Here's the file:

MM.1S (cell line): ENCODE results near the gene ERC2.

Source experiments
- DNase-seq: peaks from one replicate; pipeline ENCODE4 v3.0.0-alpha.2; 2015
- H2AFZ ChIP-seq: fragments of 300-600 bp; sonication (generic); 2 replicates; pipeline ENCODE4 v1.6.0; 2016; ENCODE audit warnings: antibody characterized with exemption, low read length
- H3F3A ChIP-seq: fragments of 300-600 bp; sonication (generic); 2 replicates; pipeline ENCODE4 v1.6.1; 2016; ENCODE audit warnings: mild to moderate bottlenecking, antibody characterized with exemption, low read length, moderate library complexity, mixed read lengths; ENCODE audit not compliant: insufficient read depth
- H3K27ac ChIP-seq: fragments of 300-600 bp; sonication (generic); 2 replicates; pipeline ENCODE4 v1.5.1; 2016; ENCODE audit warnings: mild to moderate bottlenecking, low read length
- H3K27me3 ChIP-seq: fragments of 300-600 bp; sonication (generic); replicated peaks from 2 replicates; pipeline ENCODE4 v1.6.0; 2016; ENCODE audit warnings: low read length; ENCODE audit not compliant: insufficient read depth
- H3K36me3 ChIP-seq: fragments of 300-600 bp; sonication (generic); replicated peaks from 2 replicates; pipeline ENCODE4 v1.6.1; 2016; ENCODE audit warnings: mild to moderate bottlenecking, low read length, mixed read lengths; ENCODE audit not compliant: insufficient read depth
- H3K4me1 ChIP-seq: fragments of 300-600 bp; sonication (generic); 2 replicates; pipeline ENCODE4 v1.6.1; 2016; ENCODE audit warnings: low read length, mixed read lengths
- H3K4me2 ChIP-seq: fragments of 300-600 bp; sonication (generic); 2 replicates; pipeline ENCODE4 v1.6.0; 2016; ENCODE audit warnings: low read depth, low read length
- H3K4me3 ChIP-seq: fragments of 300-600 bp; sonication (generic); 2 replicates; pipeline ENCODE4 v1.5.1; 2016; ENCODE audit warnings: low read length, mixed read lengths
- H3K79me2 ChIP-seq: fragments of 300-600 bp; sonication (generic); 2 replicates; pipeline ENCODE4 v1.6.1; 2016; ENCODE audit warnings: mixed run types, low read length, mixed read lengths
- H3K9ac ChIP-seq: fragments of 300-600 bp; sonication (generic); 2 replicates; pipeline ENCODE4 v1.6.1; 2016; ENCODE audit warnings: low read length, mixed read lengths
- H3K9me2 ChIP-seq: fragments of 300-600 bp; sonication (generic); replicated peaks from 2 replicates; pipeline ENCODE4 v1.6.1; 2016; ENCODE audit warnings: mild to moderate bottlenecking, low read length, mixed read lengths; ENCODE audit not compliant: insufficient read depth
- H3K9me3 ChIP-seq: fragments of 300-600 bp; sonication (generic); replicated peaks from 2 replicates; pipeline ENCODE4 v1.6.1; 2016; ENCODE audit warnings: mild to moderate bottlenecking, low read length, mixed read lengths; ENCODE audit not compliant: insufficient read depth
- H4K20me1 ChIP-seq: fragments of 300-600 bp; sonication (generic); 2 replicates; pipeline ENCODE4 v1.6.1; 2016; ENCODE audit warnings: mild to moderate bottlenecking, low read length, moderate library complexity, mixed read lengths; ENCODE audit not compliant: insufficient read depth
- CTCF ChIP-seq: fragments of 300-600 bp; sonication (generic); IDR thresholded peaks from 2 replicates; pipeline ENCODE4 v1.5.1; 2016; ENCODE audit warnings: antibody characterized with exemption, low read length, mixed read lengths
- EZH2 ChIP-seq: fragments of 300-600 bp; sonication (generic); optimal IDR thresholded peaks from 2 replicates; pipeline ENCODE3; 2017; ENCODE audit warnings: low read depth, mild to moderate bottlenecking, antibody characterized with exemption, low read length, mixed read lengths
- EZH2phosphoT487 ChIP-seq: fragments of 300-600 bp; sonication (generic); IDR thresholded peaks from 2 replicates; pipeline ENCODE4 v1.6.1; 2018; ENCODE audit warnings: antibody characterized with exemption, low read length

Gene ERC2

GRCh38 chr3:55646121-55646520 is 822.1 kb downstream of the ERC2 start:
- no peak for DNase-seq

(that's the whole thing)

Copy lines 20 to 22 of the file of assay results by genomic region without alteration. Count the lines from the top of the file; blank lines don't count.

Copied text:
Gene ERC2

GRCh38 chr3:55646121-55646520 is 822.1 kb downstream of the ERC2 start:
- no peak for DNase-seq